Retail in Russia is recovering on the back of rising incomes, and non-food sales grew strongly in August, up 4.2% y/y from a growth of 3.3% a month earlier, Rosstat reported on September 19.
However, the growth in food sales was less strong, up to 2.8% in August from 2.7% the month before. Overall, the composite retail sales turnover was flat at 2.4% where it has been for the last four months, the data shows.
Analysts say that the growth in non-food sales is probably temporary and driven by the increase in VAT from 18% to 20% that came into effect in July as households made some bigger ticket purchases to avoid the higher rates. Purchases were also driven by the fall in the value of the ruble in the summer on the back of US government threats to impose “crushing” sanctions in Russia this autumn. Traditionally Russians hedge against currency crises by putting some of their cash into goods that are easily resold like washing machines and cars.
Retail sales collapsed completely during the “silent crisis” years of 2014-2016 and only went positive again in April 2017, seven months after real wage growth also turned positive. Real disposable income growth (the money left after food and utility payments and adjusted for inflation) took even longer to go back into the black, and only went positive in February this year. However, although the average Russian has more money in their pocket, the growth in real disposable incomes has slowed over the summer and will be depressed going forward following the VAT hike this summer and the uptick in inflation that increased through the 3% mark in July.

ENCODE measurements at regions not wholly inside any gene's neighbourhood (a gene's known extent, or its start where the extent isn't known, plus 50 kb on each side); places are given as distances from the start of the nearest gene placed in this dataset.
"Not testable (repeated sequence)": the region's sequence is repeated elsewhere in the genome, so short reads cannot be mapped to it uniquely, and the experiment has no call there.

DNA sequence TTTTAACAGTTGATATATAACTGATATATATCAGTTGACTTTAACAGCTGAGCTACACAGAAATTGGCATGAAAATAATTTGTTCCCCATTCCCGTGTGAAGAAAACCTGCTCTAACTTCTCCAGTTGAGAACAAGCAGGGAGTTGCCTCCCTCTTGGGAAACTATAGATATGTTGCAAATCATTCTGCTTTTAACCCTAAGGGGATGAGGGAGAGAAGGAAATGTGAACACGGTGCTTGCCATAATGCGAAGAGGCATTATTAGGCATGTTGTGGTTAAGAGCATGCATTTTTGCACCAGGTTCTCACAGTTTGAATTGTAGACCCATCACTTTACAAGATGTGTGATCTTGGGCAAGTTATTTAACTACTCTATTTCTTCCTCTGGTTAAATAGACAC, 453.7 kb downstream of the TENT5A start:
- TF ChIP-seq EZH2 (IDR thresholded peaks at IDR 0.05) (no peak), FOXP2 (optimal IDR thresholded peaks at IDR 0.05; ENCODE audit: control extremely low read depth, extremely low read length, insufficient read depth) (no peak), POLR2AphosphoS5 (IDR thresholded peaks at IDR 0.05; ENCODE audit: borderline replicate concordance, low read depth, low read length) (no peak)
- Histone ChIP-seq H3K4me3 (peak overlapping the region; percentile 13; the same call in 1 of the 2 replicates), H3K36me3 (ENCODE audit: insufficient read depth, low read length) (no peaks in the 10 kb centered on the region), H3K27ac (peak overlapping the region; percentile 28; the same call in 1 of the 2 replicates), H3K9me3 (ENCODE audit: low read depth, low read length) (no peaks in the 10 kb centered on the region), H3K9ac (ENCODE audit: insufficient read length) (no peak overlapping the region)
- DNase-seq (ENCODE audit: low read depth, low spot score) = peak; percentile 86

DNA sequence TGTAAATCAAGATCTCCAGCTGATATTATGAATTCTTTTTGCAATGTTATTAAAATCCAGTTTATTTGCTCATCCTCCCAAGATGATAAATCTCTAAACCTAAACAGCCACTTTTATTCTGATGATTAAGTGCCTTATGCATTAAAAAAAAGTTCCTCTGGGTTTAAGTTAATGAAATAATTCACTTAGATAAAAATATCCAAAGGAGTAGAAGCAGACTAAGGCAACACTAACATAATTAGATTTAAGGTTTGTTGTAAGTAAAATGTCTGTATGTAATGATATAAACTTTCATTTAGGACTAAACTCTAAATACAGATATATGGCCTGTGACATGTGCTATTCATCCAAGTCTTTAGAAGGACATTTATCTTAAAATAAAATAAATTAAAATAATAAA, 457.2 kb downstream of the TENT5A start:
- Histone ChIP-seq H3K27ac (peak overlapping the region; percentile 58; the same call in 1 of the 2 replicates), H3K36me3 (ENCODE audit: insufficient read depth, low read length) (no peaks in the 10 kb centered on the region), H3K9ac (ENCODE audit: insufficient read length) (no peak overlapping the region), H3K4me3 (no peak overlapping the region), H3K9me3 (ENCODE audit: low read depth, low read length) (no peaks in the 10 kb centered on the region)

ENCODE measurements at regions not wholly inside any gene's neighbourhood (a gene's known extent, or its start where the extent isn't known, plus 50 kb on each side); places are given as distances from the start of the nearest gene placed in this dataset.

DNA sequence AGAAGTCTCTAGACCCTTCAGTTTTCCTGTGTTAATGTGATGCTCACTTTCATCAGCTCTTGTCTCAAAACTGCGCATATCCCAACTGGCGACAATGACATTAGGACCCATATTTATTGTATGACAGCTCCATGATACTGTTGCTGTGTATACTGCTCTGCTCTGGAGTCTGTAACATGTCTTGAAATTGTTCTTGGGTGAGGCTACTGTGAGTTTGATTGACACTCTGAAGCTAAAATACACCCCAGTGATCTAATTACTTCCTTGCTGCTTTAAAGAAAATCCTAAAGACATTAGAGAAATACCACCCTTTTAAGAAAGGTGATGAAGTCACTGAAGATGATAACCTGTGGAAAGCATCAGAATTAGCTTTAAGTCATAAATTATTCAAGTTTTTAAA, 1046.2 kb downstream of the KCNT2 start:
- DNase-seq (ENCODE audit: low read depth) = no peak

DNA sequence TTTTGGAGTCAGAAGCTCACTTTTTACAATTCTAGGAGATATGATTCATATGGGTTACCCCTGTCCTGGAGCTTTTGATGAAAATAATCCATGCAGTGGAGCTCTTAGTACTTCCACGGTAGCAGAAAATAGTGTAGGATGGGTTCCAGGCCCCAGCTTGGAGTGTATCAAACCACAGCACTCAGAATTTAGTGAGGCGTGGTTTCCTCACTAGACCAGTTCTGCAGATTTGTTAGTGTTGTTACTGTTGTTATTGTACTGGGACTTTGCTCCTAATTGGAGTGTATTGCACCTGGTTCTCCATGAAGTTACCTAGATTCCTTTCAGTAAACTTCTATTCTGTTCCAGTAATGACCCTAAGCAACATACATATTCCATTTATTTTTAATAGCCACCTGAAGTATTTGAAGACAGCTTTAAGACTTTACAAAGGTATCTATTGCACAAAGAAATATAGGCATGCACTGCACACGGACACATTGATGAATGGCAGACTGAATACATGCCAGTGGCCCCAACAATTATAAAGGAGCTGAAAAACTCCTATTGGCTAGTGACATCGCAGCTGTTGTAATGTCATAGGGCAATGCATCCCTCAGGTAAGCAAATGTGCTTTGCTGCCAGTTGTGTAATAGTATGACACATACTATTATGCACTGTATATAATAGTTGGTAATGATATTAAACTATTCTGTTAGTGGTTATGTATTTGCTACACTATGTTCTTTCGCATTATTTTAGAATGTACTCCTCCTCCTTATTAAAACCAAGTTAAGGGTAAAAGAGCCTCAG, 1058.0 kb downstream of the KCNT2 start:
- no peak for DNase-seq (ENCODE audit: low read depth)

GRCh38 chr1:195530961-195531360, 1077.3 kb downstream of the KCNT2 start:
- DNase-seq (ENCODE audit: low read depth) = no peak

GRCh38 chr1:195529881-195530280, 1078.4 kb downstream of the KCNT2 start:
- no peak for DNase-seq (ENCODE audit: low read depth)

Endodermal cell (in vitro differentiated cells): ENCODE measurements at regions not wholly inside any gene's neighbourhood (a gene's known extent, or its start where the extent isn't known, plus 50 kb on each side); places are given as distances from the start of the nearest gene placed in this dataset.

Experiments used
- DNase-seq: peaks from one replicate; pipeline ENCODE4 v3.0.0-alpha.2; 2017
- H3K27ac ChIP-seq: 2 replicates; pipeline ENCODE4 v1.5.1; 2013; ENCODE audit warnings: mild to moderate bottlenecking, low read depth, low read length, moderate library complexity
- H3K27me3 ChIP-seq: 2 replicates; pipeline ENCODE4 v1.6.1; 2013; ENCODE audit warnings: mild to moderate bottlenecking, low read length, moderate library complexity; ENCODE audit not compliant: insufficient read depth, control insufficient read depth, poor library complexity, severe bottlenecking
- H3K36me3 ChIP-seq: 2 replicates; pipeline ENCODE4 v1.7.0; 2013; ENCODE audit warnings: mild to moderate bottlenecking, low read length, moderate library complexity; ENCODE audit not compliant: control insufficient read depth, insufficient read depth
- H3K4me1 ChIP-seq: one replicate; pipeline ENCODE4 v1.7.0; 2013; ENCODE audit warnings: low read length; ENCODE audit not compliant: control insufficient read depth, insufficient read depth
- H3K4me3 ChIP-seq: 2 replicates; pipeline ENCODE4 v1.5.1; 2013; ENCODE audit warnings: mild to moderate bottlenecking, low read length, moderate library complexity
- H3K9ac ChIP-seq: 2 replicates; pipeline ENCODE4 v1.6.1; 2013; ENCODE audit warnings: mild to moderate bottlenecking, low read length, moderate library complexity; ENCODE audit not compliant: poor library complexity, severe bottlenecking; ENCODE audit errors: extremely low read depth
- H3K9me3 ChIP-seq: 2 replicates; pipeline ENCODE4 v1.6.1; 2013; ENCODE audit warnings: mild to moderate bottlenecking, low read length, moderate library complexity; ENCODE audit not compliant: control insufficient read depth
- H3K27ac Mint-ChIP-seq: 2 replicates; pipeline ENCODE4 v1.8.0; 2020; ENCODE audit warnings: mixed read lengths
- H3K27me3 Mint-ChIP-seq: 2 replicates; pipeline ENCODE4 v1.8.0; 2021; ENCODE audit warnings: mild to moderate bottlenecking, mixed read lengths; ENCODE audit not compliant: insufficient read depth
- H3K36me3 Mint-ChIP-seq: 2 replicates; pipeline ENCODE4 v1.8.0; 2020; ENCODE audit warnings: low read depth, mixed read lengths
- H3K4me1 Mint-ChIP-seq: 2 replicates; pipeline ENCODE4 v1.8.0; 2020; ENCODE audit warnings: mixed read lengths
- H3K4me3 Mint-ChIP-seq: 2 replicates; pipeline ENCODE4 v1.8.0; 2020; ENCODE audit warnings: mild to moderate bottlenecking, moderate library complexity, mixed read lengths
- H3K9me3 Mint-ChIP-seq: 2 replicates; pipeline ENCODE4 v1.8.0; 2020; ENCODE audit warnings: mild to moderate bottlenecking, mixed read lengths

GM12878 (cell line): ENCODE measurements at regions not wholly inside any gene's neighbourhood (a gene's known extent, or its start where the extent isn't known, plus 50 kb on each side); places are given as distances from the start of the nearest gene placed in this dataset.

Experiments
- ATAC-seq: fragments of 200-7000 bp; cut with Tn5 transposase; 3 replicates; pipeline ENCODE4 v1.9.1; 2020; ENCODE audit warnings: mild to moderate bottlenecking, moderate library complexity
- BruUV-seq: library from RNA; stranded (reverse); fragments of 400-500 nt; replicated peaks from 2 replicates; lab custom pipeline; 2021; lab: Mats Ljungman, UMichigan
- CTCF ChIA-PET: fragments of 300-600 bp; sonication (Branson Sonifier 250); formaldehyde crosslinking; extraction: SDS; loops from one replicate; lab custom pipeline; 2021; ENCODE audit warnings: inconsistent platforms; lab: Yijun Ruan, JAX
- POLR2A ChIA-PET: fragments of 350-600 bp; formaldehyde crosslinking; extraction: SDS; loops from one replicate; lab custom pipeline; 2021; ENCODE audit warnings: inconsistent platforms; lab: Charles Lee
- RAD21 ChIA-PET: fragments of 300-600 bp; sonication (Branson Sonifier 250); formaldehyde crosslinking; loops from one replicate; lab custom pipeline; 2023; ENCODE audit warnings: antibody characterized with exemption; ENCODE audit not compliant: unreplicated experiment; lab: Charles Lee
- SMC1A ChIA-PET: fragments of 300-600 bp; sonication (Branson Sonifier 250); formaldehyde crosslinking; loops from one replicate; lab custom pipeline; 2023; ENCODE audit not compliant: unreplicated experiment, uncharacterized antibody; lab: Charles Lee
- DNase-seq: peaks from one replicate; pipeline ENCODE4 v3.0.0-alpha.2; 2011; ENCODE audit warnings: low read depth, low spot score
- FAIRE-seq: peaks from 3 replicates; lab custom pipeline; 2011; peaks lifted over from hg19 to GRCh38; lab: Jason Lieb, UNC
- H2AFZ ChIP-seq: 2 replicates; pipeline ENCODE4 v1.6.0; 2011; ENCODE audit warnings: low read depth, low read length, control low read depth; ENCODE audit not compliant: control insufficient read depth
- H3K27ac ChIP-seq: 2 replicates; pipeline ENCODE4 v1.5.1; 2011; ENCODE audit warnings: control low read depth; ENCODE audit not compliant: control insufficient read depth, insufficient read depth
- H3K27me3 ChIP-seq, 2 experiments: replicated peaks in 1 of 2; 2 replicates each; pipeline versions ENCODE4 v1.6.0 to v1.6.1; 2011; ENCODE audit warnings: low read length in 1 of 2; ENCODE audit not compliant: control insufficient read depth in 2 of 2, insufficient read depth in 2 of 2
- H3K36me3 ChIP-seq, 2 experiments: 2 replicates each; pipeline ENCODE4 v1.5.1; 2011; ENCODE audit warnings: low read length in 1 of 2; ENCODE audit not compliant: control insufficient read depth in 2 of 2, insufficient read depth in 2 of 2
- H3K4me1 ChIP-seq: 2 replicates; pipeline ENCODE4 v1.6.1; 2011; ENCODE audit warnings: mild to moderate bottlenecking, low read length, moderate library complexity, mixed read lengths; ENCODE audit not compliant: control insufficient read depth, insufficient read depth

“Nominal wage growth is double-digit, the recovery in real disposable income is stumbling, food producer prices are accelerating and the expansion in construction activity has once again been deferred,” says Alexander Isakov, chief economist at VTB Capital (VTBC). “We think that the expansion in non-food growth is set to continue, given both i) the robust growth in real wages and retail lending, and ii) customers’ concerns about a forthcoming increase in non-food prices on the back of the VAT hike and the recent FX shock.”
Food sales started to decelerate in July, with the slowdown coming from the purchases of vegetables (-18.3% m/m vs. -2.5% m/m in July 2017), reports VTBC.
“Most probably, this stems from the shifted seasonality in fruits & vegetables prices: households cut down on expenses in June 2017 before catching up again in July-August 2017, which created the high base effect for July-August 2018,” says Isakov.
GDP growth in August in annual terms was 1.0% — the lowest level since the beginning of the year, according to data from the Ministry of Economic Development released on September 20. The annual growth rate of the economy in July was 1.8%, in June 1.1%, and in May 2.5%. In general, for January-August, the agency estimated growth at 1.6%.